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Millions of people around the world watched the live broadcast of the 1969 Apollo 11 moon landing, which was a huge event. As Neil Armstrong took his famous first steps on the moon, families gathered around their TVs to watch. It was a momentous event in human history. The event made people proud of their country and showed how advanced technology and exploration were. Watching a live broadcast of such an important event as this is something that today’s on-demand media society can’t fully recreate.

Read More: 40 Heart-Warming Middle-Age Success Stories

20. Cold War Scares

Cold war instruments
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People all over the world felt afraid and unsure during the Cold War because of the ongoing nuclear standoff between the US and the USSR. Every day things like bomb drills and fallout shelters were used to get ready for the chance of a nuclear attack. Schools and public buildings often held drills. The threat of destroying the whole world changed politics, society, and people’s personal lives, shaping the way a generation saw the world. For people who went through it, the Cold War wasn’t just a political conflict; it was always there, ready to get worse at any time.

21. TV Sign Off

Sign-off on analog TV
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There was a time when TV wasn’t on all the time; stations would turn off at a certain time, usually late at night, ending the program day. After the sign-off, there would generally be the national anthem and static or a test pattern until the next morning, when programming would start again. In contrast to today, when people watch TV and movies all day, this rite marked the end of the day’s entertainment for everyone. TV sign-offs are a thing of the past now that there are so many streaming choices and channels that show all the time.

22. Encyclopedias

Books in the library
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Before the internet, encyclopedias were the best source of information for homework and study. They had a lot of information in many volumes. In the past, students and writers would spend hours turning pages to find what they were looking for. Today, we can search for anything instantly. Many people thought that having a full set of encyclopedias was an investment in their education, so they put them in a visible place in their homes. Putting together information from different sources was a slow process that taught me patience and how to cross-reference.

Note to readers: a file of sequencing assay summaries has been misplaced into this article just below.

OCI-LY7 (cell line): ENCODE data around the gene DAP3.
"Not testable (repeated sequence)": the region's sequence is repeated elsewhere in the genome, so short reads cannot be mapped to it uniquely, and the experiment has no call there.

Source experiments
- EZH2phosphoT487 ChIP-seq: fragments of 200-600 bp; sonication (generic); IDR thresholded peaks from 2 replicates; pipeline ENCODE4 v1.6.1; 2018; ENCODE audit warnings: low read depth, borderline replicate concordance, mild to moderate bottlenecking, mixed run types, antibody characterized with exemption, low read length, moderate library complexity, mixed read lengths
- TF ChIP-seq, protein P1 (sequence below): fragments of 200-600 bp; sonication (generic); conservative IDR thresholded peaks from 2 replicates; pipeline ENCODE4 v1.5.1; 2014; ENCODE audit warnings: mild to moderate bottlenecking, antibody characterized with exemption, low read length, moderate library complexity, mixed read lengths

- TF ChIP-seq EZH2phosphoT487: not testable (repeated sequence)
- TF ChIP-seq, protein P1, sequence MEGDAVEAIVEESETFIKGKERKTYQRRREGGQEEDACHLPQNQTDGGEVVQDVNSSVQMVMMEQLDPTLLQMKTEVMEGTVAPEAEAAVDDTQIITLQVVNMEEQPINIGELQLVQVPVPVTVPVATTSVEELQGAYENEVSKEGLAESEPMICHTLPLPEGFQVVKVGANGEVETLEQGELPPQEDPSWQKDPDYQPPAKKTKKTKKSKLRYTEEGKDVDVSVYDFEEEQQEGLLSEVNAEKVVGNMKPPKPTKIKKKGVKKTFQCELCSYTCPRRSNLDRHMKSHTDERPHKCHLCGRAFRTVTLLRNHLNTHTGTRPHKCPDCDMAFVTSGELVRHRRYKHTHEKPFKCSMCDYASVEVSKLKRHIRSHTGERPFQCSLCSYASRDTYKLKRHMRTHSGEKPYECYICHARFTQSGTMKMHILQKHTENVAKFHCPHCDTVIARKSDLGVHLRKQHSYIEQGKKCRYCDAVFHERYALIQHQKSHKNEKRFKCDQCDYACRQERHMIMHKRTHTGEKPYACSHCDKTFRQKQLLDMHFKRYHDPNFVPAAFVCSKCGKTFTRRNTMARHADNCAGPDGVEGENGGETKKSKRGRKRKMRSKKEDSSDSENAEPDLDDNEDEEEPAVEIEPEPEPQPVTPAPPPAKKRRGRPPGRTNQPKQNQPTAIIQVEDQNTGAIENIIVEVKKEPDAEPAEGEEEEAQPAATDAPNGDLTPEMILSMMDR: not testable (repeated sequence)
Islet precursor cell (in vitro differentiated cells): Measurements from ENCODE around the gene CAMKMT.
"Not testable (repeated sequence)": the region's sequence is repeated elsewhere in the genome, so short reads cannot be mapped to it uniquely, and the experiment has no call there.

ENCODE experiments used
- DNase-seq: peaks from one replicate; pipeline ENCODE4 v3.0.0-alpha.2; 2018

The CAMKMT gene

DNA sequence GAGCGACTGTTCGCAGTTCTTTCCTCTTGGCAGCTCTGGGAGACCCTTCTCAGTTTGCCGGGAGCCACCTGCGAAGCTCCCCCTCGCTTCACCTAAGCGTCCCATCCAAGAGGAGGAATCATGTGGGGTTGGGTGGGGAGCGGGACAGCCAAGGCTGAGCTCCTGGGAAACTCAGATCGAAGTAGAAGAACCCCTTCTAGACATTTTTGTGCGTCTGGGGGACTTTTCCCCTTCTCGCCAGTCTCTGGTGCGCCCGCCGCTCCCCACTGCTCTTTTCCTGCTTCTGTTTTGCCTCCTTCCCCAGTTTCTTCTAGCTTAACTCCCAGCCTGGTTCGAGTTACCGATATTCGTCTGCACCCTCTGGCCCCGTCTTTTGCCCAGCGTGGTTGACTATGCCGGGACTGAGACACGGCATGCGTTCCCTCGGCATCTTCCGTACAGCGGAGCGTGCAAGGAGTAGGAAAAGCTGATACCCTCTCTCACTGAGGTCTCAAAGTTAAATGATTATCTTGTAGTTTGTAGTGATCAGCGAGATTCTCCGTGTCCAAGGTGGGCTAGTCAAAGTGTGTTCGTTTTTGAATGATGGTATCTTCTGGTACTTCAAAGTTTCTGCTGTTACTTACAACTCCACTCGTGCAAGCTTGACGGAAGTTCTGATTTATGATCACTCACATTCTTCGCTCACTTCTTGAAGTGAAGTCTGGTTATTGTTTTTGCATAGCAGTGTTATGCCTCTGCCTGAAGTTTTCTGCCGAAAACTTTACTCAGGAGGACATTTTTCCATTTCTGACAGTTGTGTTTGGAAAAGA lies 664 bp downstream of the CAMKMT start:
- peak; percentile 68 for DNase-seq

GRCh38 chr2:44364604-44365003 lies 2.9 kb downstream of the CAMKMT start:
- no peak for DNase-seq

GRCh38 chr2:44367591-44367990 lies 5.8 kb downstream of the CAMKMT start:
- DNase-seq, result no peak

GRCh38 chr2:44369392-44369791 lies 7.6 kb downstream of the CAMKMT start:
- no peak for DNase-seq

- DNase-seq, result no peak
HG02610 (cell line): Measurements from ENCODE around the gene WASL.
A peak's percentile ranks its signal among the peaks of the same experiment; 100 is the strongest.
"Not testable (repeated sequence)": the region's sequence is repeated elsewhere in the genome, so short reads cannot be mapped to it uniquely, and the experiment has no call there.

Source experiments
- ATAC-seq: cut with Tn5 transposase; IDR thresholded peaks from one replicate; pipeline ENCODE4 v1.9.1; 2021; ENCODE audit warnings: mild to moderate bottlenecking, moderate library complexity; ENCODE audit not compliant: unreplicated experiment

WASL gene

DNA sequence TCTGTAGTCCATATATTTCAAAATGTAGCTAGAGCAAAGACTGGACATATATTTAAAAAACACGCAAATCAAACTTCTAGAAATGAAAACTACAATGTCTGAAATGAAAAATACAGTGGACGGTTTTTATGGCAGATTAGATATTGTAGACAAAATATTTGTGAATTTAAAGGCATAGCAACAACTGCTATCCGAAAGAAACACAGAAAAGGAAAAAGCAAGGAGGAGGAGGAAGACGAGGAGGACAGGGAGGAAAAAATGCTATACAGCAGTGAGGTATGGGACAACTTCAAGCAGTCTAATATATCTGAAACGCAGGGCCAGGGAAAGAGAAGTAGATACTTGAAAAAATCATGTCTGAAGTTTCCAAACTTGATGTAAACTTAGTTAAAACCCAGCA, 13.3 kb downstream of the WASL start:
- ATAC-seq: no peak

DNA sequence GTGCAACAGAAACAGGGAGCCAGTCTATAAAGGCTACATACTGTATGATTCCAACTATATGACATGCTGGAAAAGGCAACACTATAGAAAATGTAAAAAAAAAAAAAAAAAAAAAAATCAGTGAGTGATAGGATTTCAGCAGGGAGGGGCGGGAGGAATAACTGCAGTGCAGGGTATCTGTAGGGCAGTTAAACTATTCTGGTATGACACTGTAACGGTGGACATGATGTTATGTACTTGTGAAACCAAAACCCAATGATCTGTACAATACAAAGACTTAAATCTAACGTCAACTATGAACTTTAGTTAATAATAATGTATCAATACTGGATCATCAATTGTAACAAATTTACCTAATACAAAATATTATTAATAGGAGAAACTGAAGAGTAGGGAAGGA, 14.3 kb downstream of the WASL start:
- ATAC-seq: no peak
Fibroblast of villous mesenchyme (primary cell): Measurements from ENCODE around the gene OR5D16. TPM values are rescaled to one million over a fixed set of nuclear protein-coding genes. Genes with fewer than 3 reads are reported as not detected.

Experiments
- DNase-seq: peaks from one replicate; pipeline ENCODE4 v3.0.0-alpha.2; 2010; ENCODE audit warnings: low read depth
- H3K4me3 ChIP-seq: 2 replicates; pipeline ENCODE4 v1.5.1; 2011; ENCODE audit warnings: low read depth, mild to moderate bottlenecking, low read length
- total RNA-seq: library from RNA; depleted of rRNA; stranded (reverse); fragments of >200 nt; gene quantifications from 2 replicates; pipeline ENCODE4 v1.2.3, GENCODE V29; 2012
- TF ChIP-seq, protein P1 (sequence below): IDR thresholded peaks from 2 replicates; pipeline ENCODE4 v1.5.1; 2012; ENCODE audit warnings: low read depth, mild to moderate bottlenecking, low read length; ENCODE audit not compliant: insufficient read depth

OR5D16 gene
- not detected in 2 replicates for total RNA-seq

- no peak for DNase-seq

23. Rotary Telephones

Rotary telephone
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Generation Z is used to iPhones and touch screens, so the days of rotary phones seem like a long time ago. To use these phones, people had to turn a circular dial to call each number. This took a long time, especially for lines with digits close to the end of the dial. There was no “redial” button, so if you made a mistake, you had to start the calling process all over again. An important part of making a phone call was the feeling of dialing and the expectation of the rotary returning to its starting position.

24. Typewriters

A typewriter
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Text editors and typewriters were the main tools for making papers before computers and printers came along. To make a letter, you had to press a key that physically hit an ink line on the paper. This was a very precise and skilled process that had to be done right the first time. Because typewriters didn’t have a “delete” button, correction fluid was needed to fix mistakes. The way the keys felt on the paper and the sound they made when they hit it produced a writing atmosphere that modern devices can’t match.


An old man pointing at a mobile screen
Image Credits: Unsplash | Markus Winkler

Looking back at these pictures of Baby Boomer life makes it clear how much our world has changed in just a few decades. The differences between then and now show not only how technology has changed, but also how social norms, contact methods, and entertainment habits have changed. These short stories are a warning of how quickly things change, and they make you think about how each generation deals with the problems and new ideas of its time. Understanding these past events makes Generation Z appreciate the present more, bridging the gap between generations through shared human experiences, even if seen through different views.

Read More: 40+ Things That Are Socially Acceptable, But Just for 1 Gender